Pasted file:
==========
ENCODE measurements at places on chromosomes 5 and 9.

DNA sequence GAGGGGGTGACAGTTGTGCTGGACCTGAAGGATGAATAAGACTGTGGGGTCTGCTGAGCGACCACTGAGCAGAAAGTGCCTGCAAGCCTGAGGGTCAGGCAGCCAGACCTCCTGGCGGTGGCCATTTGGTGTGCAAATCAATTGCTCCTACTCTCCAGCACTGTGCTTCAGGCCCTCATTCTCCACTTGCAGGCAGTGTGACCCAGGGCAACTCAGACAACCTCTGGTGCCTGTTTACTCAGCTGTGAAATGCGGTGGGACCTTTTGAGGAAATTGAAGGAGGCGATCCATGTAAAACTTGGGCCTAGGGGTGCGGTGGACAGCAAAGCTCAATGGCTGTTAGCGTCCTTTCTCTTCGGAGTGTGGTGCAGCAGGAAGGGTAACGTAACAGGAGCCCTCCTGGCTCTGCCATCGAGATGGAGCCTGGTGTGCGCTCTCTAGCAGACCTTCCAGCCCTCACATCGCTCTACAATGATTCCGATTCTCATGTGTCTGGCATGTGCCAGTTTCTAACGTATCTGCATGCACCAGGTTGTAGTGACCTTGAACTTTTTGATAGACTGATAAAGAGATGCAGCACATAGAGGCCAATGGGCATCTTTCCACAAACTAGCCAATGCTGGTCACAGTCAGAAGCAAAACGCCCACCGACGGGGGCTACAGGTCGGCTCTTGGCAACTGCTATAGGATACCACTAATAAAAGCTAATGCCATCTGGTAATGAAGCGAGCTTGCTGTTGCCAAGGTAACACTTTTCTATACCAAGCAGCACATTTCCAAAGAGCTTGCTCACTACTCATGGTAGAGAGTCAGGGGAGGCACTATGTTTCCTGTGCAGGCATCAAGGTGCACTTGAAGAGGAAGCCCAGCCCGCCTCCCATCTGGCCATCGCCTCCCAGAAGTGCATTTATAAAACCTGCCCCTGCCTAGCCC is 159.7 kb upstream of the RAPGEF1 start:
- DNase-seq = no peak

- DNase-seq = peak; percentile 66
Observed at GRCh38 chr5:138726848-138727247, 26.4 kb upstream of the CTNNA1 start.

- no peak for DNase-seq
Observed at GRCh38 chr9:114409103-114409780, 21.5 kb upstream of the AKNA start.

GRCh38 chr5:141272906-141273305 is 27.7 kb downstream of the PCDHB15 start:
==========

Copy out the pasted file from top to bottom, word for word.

ENCODE measurements at places on chromosomes 5 and 9.

DNA sequence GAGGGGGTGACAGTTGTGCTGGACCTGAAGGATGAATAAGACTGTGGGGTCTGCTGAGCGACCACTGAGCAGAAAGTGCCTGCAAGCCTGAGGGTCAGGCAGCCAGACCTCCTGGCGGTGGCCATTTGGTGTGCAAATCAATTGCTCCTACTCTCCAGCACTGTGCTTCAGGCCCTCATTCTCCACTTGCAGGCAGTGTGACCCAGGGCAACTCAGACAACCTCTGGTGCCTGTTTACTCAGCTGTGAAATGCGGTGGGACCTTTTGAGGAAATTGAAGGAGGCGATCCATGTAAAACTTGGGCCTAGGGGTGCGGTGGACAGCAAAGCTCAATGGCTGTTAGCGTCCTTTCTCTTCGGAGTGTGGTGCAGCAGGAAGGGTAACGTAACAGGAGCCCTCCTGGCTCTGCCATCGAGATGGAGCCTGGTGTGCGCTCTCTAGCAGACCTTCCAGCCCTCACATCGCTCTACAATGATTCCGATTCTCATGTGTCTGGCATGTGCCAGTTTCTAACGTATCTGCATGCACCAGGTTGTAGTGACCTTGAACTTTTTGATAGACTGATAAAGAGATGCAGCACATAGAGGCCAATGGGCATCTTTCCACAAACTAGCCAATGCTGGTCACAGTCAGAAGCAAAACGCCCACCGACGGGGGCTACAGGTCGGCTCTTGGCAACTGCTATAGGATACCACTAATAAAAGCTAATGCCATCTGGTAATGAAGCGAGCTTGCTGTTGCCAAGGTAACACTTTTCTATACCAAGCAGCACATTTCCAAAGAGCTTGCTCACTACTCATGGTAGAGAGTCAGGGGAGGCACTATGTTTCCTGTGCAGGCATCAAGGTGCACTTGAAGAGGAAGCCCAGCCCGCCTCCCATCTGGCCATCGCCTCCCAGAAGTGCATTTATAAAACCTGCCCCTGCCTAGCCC is 159.7 kb upstream of the RAPGEF1 start:
- DNase-seq = no peak

- DNase-seq = peak; percentile 66
Observed at GRCh38 chr5:138726848-138727247, 26.4 kb upstream of the CTNNA1 start.

- no peak for DNase-seq
Observed at GRCh38 chr9:114409103-114409780, 21.5 kb upstream of the AKNA start.

GRCh38 chr5:141272906-141273305 is 27.7 kb downstream of the PCDHB15 start: